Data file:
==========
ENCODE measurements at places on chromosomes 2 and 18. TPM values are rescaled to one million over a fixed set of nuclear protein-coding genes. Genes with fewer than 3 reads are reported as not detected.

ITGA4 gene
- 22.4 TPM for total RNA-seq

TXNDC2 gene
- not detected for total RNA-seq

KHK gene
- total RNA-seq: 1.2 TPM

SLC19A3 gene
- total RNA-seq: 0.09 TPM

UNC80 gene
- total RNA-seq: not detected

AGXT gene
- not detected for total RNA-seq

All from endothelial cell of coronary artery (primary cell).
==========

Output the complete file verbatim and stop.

ENCODE measurements at places on chromosomes 2 and 18. TPM values are rescaled to one million over a fixed set of nuclear protein-coding genes. Genes with fewer than 3 reads are reported as not detected.

ITGA4 gene
- 22.4 TPM for total RNA-seq

TXNDC2 gene
- not detected for total RNA-seq

KHK gene
- total RNA-seq: 1.2 TPM

SLC19A3 gene
- total RNA-seq: 0.09 TPM

UNC80 gene
- total RNA-seq: not detected

AGXT gene
- not detected for total RNA-seq

All from endothelial cell of coronary artery (primary cell).